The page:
Cases where the father received between 30%and 45% of time

    • In 14% of litigated cases, the Family Court made orders that the children spend between 30% to 45% of time with their father.
    • Where parents came to an early agreement, it was agreed in 11% of cases that the children spend between 30% to 45% of time with their father.
    • In 3% of litigated cases, the Family Court made orders that the children spend between 30% to 45% of time with the mother.
    • Where parents came to an early agreement, it was agreed in 1% of cases that the children spend between 30% to 45% of time with their mother.


Cases where the father received less than 30%of time

       

In a third of litigated cases, the Family Court ordered that children spend 30% or less time with their father.  Of the 100% of this category, the main reasons for the order included:

 

Reason
Percentage of cases
Abuse and family violence 29%
Entrenched conflict 15%
Distance/transport/financial barriers 6%
Relocation 5%
Substance Abuse 4%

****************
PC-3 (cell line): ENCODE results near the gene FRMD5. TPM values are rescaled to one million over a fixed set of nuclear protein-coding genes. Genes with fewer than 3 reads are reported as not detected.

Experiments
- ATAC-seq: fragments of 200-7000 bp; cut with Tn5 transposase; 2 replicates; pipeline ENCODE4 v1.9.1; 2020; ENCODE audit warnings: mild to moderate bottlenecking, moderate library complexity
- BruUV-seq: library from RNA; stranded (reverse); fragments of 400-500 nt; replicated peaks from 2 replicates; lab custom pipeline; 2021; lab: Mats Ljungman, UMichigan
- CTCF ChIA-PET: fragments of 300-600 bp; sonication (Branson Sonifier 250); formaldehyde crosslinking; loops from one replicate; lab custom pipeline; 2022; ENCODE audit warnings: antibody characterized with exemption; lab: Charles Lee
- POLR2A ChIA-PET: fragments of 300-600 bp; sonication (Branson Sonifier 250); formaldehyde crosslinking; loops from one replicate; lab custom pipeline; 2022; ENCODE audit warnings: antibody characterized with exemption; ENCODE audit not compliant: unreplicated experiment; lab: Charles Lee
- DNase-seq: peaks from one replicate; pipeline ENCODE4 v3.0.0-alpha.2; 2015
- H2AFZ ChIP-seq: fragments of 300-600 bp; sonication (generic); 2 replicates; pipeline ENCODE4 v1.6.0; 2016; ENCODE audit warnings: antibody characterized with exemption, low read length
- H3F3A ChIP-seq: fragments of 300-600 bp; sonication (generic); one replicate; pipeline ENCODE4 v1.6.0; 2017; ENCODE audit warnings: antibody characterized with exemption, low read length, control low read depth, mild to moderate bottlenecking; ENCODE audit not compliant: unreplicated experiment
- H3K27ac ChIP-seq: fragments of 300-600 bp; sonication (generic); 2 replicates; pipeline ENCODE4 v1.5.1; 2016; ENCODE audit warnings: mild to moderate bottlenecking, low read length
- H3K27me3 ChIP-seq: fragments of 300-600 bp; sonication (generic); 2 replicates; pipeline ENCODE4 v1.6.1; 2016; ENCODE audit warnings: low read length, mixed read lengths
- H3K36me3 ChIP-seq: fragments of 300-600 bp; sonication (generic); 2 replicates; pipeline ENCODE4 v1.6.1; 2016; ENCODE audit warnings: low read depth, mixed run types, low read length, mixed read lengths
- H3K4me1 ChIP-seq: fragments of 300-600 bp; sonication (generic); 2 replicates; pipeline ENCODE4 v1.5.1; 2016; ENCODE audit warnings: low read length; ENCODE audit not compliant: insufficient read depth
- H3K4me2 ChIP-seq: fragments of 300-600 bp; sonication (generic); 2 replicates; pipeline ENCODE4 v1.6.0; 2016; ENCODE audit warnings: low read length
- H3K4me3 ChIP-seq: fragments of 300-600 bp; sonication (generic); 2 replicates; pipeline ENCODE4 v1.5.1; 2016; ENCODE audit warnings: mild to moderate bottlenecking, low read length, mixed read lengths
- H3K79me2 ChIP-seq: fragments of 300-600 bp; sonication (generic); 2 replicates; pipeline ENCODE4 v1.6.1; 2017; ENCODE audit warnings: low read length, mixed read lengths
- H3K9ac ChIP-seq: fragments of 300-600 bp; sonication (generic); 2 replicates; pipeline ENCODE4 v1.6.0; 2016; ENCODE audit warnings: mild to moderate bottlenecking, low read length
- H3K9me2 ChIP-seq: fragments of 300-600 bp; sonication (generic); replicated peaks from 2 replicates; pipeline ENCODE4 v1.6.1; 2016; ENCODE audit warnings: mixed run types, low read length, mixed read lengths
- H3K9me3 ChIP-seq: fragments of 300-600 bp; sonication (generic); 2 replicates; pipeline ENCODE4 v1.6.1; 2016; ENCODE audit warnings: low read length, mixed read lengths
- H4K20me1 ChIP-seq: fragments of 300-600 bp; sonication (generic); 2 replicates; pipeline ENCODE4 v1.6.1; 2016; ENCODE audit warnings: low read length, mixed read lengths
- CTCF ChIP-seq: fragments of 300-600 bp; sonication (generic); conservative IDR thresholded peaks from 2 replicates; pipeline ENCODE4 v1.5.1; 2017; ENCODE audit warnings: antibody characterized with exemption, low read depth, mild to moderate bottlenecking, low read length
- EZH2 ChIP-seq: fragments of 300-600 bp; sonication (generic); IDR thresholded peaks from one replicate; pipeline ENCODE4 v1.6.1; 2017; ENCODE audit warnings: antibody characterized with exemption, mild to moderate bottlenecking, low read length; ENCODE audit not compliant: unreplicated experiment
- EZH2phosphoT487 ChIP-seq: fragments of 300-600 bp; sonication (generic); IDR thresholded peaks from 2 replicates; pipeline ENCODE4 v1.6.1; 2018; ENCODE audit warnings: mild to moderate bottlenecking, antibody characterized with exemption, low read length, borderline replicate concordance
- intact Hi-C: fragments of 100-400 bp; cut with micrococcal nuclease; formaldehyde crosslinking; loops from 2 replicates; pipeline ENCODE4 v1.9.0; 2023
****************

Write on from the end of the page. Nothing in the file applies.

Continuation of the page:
Cases where the mother receives less than 30% of time

In 9% of litigated cases, the Family Court ordered that children spend 30% or less time with their mother.  The main reasons for the order include:

 

Reason
Percentage of cases
Mental health issues 31%
Distance/ transport/financial barriers 16%
Abuse and/or family violence 16%
Substance abuse 7%
Relocation 7%

 

Cases where the father spent no time with the children

    • In 6% of litigated cases, the father was ordered to spend no time with the children.
    • Where the parents came to an early agreement, it was agreed in less than 1% of cases that the father have no contact with the children.

The main reasons for the order include: